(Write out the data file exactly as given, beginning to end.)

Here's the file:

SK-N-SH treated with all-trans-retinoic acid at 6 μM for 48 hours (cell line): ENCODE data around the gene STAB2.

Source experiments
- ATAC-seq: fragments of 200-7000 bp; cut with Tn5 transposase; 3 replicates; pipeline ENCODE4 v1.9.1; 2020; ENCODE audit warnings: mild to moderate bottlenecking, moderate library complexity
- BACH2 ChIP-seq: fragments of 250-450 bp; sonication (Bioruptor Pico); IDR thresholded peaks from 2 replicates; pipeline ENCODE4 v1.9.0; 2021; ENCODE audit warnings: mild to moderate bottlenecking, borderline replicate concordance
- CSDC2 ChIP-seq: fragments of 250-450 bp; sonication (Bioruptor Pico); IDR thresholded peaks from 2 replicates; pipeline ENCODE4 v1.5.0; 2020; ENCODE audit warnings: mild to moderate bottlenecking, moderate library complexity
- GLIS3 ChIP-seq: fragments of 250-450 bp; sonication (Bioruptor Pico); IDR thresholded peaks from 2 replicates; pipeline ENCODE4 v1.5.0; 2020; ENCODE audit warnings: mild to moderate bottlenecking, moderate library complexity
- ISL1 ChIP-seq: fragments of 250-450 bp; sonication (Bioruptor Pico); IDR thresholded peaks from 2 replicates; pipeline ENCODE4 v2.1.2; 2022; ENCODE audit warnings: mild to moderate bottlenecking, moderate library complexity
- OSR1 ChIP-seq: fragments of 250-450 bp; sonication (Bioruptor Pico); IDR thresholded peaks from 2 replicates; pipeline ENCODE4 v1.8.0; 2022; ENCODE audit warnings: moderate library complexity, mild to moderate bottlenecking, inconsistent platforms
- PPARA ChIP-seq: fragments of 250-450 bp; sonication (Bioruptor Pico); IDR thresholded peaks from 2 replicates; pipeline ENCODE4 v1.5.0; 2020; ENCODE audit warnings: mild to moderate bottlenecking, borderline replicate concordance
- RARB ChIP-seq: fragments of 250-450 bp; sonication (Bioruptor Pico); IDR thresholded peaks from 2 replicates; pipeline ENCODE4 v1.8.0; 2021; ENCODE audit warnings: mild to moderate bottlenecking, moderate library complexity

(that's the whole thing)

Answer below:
SK-N-SH treated with all-trans-retinoic acid at 6 μM for 48 hours (cell line): ENCODE data around the gene STAB2.

Source experiments
- ATAC-seq: fragments of 200-7000 bp; cut with Tn5 transposase; 3 replicates; pipeline ENCODE4 v1.9.1; 2020; ENCODE audit warnings: mild to moderate bottlenecking, moderate library complexity
- BACH2 ChIP-seq: fragments of 250-450 bp; sonication (Bioruptor Pico); IDR thresholded peaks from 2 replicates; pipeline ENCODE4 v1.9.0; 2021; ENCODE audit warnings: mild to moderate bottlenecking, borderline replicate concordance
- CSDC2 ChIP-seq: fragments of 250-450 bp; sonication (Bioruptor Pico); IDR thresholded peaks from 2 replicates; pipeline ENCODE4 v1.5.0; 2020; ENCODE audit warnings: mild to moderate bottlenecking, moderate library complexity
- GLIS3 ChIP-seq: fragments of 250-450 bp; sonication (Bioruptor Pico); IDR thresholded peaks from 2 replicates; pipeline ENCODE4 v1.5.0; 2020; ENCODE audit warnings: mild to moderate bottlenecking, moderate library complexity
- ISL1 ChIP-seq: fragments of 250-450 bp; sonication (Bioruptor Pico); IDR thresholded peaks from 2 replicates; pipeline ENCODE4 v2.1.2; 2022; ENCODE audit warnings: mild to moderate bottlenecking, moderate library complexity
- OSR1 ChIP-seq: fragments of 250-450 bp; sonication (Bioruptor Pico); IDR thresholded peaks from 2 replicates; pipeline ENCODE4 v1.8.0; 2022; ENCODE audit warnings: moderate library complexity, mild to moderate bottlenecking, inconsistent platforms
- PPARA ChIP-seq: fragments of 250-450 bp; sonication (Bioruptor Pico); IDR thresholded peaks from 2 replicates; pipeline ENCODE4 v1.5.0; 2020; ENCODE audit warnings: mild to moderate bottlenecking, borderline replicate concordance
- RARB ChIP-seq: fragments of 250-450 bp; sonication (Bioruptor Pico); IDR thresholded peaks from 2 replicates; pipeline ENCODE4 v1.8.0; 2021; ENCODE audit warnings: mild to moderate bottlenecking, moderate library complexity